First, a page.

With the crumbling Estadi Lluis Sitjar having its fate sealed by FIFA’s all-seater ruling, Real Mallorca needed to find alternative accommodation. Fortunately, they found an ally in the shape of the local municipality. Palma had been awarded the 1999 Summer Universiade (or the World Student Games in old speak) and a plot of land was chosen at Can Valero, around 2 miles north-west of the town centre, to build a new multi-sports stadium. As building got underway, Real Mallorca signed a 50-year lease with the municipality on 15 December 1997 that granted the club exclusive use of the stadium for all footballing activity.
The cost of the project was around 35 million euros and the head architect was soon to be club president Guillem Reynés. The stadium was inaugurated on 3 July 1999 when the Student Games were officially opened, and seven weeks later, Mallorca got its first taste of football at the stadium when Real Madrid kicked off the new season and spoiled the party with a late winner. However, things soon started to look upon the field, as club repeated the success of its final season at Lluis Sitjar with another third-place finish in 2000-01. In the following season’s Champions League, Mallorca unlucky not to progress to the knock-out despite accruing 9 points. A second national title arrived in 2003 when the club beat Recreativo Huelva 3-0 in Elche to secure its first Copa del Rey. After the cup success, results tailed off and Mallorca spent several seasons avoiding relegation. Form picked up towards the end of the decade and the club achieved a well-deserved fifth place in 09-10. However, club finances were a mess and in May 2010 the club filed for bankruptcy and entered administration with debts of 45 million euros. As a result, the club was not granted a licence to compete in the 2010-11 Europa League.
What shall we call the stadium? I’ve started out with Son Moix, but in 2004 the club and municipality signed over naming-rights to a telecommunications company and the stadium became the ONO Estadi until 2010. That’s when a further deal was struck with hotel chain Iberostar. I think I’ll stick with Son Moix. What of the stadium? Well, you know I going to whine about the fact that it has an athletics track, so that aside, what about the rest? Well, it is better than some, for example, the Estadio Gran Canaria, but frankly, it doesn’t get the pulse racing. The stadium’s one redeeming feature is the beautifully curved cantilevered cover that hangs elegantly over the two tiers of the west stand.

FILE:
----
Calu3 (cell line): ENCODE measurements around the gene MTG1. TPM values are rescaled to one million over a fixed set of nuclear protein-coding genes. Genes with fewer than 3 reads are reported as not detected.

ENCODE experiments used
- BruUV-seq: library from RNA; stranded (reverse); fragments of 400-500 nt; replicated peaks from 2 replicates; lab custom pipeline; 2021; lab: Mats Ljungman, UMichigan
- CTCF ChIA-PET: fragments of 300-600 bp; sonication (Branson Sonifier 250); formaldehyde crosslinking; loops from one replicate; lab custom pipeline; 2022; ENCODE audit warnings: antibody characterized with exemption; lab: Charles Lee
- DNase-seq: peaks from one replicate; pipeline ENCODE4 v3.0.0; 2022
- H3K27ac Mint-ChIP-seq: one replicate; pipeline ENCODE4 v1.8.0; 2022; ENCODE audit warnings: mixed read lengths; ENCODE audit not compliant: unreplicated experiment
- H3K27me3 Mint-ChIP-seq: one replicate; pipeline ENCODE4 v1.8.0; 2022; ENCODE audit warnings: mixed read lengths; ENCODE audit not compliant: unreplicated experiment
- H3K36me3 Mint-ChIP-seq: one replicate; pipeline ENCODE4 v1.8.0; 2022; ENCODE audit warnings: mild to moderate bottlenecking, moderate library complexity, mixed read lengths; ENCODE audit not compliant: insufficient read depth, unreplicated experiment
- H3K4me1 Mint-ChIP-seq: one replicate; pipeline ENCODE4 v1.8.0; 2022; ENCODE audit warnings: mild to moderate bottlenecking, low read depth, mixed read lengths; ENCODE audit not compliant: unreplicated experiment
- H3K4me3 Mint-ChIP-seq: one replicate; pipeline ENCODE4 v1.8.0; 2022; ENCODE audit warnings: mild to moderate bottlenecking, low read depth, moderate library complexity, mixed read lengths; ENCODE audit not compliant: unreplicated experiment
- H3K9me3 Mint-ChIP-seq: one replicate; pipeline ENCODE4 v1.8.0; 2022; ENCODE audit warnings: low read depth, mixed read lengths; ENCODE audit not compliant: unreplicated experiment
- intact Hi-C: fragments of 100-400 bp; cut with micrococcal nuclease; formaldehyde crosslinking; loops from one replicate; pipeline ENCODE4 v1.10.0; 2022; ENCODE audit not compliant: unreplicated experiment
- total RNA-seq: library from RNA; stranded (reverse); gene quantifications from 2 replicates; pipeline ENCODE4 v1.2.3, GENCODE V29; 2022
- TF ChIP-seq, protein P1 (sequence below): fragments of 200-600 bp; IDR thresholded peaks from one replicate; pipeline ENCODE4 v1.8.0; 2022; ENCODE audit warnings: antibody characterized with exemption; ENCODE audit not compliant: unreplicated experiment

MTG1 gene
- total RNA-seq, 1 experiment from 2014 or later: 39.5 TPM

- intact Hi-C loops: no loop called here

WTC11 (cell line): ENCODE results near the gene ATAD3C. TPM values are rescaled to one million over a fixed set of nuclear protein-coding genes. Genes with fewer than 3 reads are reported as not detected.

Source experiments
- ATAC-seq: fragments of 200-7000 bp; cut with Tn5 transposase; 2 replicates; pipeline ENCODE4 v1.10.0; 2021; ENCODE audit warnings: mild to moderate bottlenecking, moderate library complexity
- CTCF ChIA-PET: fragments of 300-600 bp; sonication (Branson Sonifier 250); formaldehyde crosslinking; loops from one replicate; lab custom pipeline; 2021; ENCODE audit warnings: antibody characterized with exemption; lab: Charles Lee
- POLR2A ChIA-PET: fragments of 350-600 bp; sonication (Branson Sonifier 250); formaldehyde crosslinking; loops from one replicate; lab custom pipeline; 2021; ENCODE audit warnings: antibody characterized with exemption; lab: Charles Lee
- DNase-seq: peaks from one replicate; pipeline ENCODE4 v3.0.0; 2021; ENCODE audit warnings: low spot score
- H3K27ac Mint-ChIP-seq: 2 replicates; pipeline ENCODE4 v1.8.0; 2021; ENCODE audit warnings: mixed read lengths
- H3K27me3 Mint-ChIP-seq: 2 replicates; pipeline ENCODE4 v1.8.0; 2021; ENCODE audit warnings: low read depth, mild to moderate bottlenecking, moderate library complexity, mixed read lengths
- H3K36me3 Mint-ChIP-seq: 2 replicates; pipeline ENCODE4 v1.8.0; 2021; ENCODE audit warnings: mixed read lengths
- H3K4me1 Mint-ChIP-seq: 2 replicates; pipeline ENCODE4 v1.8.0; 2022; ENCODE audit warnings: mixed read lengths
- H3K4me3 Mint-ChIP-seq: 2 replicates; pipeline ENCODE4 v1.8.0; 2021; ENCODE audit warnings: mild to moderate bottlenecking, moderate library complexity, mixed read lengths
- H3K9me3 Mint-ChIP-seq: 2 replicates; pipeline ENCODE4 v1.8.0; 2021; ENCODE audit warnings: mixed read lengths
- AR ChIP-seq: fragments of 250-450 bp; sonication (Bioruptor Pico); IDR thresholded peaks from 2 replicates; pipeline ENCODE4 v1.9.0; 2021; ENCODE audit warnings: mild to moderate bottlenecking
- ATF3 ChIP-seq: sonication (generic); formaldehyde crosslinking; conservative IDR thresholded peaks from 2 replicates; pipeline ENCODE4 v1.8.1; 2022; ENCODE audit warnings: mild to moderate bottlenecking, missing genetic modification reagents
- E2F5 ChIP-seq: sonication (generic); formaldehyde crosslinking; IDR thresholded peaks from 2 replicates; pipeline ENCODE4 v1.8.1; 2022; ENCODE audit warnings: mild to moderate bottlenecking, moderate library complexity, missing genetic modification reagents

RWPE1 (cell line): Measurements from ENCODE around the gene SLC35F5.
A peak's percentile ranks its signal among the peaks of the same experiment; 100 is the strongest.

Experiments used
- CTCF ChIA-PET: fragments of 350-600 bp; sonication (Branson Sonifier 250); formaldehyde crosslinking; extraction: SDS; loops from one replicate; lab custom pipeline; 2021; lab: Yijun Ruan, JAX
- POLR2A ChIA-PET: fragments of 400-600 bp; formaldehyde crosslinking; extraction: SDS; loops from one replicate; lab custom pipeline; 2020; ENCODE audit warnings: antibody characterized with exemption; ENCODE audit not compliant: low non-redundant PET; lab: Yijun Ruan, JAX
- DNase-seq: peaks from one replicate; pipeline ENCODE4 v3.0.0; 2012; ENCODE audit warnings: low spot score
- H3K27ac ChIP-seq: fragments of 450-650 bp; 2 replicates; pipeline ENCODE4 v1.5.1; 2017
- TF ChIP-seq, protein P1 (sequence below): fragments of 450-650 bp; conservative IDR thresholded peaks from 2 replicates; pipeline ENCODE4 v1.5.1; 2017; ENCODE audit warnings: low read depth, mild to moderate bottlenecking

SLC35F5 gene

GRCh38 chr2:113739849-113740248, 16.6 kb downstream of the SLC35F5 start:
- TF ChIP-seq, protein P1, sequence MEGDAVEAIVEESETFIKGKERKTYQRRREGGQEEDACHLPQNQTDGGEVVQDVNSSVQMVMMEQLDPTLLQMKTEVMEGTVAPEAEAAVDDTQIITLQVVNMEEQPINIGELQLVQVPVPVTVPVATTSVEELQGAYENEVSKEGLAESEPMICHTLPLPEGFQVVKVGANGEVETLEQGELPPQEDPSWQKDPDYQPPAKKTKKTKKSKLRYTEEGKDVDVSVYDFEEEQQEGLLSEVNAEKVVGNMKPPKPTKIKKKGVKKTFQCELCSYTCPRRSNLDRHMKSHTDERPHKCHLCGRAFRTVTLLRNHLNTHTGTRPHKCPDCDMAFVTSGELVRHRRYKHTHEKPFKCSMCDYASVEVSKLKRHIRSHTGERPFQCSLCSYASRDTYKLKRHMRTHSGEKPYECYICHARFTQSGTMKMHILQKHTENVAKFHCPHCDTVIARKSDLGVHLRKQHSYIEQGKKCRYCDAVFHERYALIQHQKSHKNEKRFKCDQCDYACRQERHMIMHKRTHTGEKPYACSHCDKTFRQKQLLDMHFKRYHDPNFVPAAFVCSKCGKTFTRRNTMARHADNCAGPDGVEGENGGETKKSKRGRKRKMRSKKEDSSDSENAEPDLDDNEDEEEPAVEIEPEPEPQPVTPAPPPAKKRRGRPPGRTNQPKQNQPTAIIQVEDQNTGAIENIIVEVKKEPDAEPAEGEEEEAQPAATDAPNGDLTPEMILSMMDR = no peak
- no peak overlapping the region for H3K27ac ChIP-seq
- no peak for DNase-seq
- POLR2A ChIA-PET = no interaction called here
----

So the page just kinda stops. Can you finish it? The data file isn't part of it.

Temporary seating was erected in front of the main stand during the 2012-13 season, and whilst this brought the fans a little closer to the pitch, like the rest of the stadium, it was rarely filled. The double tier effect is repeated on the east side, whilst both ends are made up of single tiers and have all the sight disadvantages you associate with stadiums of this ilk. 23,142 bright red seats fill the stadium and whilst I shouldn’t concern myself with such trivial matters, how do they remain bright when all others of this age fade? As one would expect from a build little more than 15 years old, the media have excellent facilities, as do the corporate guests. The stadium also houses a club-themed café, club shop and headquarters of Fundació Reial Mallorca, a fans forum founded in 2002.
With a modern, top-flight stadium now in place, the Islanders could expect a visit from the national team. And that’s just what La Selección did in February 2003, when Germany was beaten 3-1 in a friendly. Son Moix played host to the national side again in March 2007 when Iceland was defeated 1-0 in a Euro qualifier. Six years on and the stadium was chosen again, this time to host Spain’s World cup qualifier with Belarus. However, the 2-1 victory was marred by a serious incident on the eve of the game. An electrical generator exploded in the car park causing serious injuries to two workers.
From the upper tier of the east and west stands, you used to be able to see see the mouldering anfiteatro of the old Lluis Sitjar stadium, little more than a kilometre away. It was a potent reminder of the days when watching Mallorca was an interactive experience. There was little chance of that happening at Son Moix, for with attendances averaging 10,000, any atmosphere generated quickly disappears into the Mallorcan air. Despite a particularly fragile financial position and relegation to La Segunda, Mallorca considered a project that would see the redevelopment of Lluis Sitjar site. Plans for a 40,000 covered arena at a cost of €220m eventually bit the dust, so the club and the local council came up with a three-stage plan to redevelop Son Moix. The 1st phase began in late 2015 and saw the introduction of temporary stands behind each goal, as at Almeria. The second phase will see the pitch rotated 90º. Finally, a new stand is planned for the southern side of the stadium. A compromise, but given the club’s perilous finances, it is making the best of what has always been a bad job at Son Moix.